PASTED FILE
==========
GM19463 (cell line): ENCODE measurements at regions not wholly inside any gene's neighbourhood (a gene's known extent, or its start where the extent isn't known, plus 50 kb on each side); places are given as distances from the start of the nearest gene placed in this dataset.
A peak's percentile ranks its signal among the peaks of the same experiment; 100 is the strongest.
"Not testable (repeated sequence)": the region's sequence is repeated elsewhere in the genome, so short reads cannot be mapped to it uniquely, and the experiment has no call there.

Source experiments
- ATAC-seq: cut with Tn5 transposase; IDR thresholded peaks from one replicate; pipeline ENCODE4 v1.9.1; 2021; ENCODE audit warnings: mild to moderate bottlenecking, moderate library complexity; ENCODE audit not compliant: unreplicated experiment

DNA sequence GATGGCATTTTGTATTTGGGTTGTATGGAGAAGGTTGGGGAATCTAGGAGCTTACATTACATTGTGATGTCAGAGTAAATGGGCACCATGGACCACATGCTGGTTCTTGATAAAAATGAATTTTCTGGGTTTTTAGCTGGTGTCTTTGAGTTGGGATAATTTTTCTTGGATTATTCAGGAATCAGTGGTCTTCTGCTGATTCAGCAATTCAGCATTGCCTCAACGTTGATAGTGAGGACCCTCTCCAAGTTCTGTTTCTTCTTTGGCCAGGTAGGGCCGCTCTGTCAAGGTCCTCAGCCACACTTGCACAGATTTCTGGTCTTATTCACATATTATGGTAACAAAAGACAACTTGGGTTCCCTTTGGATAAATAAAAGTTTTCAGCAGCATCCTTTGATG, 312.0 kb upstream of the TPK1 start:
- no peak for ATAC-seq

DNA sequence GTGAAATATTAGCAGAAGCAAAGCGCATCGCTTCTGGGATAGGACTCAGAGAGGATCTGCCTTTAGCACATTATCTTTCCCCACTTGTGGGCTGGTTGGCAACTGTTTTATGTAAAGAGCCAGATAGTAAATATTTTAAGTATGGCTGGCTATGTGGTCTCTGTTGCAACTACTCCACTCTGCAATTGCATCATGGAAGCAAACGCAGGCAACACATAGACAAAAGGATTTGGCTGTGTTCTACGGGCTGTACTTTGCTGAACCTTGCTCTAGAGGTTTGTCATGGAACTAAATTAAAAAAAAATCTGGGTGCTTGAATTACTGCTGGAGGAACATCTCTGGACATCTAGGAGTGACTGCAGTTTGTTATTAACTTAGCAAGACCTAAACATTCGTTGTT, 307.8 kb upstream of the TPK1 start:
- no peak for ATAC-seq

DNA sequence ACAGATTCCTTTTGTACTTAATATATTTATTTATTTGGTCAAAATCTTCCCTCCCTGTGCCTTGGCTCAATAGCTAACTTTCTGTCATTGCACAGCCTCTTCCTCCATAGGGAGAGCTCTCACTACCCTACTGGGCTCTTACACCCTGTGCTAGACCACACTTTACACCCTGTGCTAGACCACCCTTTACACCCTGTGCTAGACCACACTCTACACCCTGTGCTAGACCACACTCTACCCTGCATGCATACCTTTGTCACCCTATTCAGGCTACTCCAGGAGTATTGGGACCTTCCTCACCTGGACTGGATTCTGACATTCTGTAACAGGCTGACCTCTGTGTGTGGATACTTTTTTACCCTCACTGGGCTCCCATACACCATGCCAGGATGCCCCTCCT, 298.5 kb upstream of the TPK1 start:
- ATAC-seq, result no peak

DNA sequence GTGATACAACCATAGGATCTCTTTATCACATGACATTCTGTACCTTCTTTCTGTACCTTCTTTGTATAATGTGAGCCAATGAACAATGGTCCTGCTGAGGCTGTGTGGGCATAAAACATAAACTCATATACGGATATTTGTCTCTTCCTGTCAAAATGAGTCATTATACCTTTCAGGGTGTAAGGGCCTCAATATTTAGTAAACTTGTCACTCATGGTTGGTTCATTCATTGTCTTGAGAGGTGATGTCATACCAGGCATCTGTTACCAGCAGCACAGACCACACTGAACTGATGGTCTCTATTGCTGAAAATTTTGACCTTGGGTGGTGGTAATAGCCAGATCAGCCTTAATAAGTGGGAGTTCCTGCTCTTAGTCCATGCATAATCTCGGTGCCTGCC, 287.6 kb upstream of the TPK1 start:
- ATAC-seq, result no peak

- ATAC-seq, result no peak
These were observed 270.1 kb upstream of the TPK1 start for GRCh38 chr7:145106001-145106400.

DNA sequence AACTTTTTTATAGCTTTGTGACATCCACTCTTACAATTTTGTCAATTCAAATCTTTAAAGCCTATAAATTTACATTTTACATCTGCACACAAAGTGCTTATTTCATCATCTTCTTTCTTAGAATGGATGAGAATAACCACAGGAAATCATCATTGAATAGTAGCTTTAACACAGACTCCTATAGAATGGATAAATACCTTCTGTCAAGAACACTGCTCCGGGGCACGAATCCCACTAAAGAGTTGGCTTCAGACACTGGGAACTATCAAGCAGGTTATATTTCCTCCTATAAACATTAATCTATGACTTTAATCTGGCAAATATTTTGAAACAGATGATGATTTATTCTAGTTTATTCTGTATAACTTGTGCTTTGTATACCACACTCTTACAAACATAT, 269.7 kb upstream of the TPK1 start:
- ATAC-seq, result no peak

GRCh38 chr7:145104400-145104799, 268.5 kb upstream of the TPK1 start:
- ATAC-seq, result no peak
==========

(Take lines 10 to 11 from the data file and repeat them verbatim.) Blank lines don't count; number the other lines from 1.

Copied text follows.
DNA sequence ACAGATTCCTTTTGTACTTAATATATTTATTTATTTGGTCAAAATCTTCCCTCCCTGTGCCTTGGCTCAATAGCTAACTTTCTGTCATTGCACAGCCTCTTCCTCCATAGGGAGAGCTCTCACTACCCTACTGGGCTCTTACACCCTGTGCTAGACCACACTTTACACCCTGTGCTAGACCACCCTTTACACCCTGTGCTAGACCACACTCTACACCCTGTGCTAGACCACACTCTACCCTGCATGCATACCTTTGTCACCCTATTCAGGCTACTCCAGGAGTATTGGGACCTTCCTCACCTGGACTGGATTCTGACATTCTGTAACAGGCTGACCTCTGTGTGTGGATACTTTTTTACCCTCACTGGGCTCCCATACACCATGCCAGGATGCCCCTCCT, 298.5 kb upstream of the TPK1 start:
- ATAC-seq, result no peak